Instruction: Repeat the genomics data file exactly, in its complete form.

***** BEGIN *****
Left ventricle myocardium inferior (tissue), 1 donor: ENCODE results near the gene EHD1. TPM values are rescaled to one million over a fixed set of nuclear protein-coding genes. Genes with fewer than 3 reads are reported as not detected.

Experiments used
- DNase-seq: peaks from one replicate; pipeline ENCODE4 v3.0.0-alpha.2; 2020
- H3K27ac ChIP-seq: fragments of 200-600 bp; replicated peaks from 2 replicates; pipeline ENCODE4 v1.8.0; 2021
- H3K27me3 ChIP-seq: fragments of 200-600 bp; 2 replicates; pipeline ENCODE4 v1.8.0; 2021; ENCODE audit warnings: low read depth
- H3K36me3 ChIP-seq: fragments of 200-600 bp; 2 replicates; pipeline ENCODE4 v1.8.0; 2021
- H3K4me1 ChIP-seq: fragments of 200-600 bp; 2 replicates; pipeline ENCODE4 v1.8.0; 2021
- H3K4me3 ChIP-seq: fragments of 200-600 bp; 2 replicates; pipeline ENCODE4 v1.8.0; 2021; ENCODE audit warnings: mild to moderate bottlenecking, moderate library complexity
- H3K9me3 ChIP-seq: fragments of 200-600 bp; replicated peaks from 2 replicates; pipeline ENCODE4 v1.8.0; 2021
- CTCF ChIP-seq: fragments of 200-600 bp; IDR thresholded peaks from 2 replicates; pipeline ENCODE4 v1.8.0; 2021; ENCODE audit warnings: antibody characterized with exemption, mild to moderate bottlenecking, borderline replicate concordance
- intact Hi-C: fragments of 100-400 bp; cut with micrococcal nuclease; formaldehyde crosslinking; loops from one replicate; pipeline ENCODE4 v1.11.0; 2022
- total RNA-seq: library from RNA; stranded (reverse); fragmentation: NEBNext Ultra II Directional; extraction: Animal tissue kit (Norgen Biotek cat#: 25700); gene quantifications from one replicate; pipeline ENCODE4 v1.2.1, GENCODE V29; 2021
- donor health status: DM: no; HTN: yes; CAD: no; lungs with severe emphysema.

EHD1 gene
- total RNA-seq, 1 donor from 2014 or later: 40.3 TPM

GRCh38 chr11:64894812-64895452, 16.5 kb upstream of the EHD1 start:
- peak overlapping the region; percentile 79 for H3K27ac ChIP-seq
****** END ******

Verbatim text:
Left ventricle myocardium inferior (tissue), 1 donor: ENCODE results near the gene EHD1. TPM values are rescaled to one million over a fixed set of nuclear protein-coding genes. Genes with fewer than 3 reads are reported as not detected.

Experiments used
- DNase-seq: peaks from one replicate; pipeline ENCODE4 v3.0.0-alpha.2; 2020
- H3K27ac ChIP-seq: fragments of 200-600 bp; replicated peaks from 2 replicates; pipeline ENCODE4 v1.8.0; 2021
- H3K27me3 ChIP-seq: fragments of 200-600 bp; 2 replicates; pipeline ENCODE4 v1.8.0; 2021; ENCODE audit warnings: low read depth
- H3K36me3 ChIP-seq: fragments of 200-600 bp; 2 replicates; pipeline ENCODE4 v1.8.0; 2021
- H3K4me1 ChIP-seq: fragments of 200-600 bp; 2 replicates; pipeline ENCODE4 v1.8.0; 2021
- H3K4me3 ChIP-seq: fragments of 200-600 bp; 2 replicates; pipeline ENCODE4 v1.8.0; 2021; ENCODE audit warnings: mild to moderate bottlenecking, moderate library complexity
- H3K9me3 ChIP-seq: fragments of 200-600 bp; replicated peaks from 2 replicates; pipeline ENCODE4 v1.8.0; 2021
- CTCF ChIP-seq: fragments of 200-600 bp; IDR thresholded peaks from 2 replicates; pipeline ENCODE4 v1.8.0; 2021; ENCODE audit warnings: antibody characterized with exemption, mild to moderate bottlenecking, borderline replicate concordance
- intact Hi-C: fragments of 100-400 bp; cut with micrococcal nuclease; formaldehyde crosslinking; loops from one replicate; pipeline ENCODE4 v1.11.0; 2022
- total RNA-seq: library from RNA; stranded (reverse); fragmentation: NEBNext Ultra II Directional; extraction: Animal tissue kit (Norgen Biotek cat#: 25700); gene quantifications from one replicate; pipeline ENCODE4 v1.2.1, GENCODE V29; 2021
- donor health status: DM: no; HTN: yes; CAD: no; lungs with severe emphysema.

EHD1 gene
- total RNA-seq, 1 donor from 2014 or later: 40.3 TPM

GRCh38 chr11:64894812-64895452, 16.5 kb upstream of the EHD1 start:
- peak overlapping the region; percentile 79 for H3K27ac ChIP-seq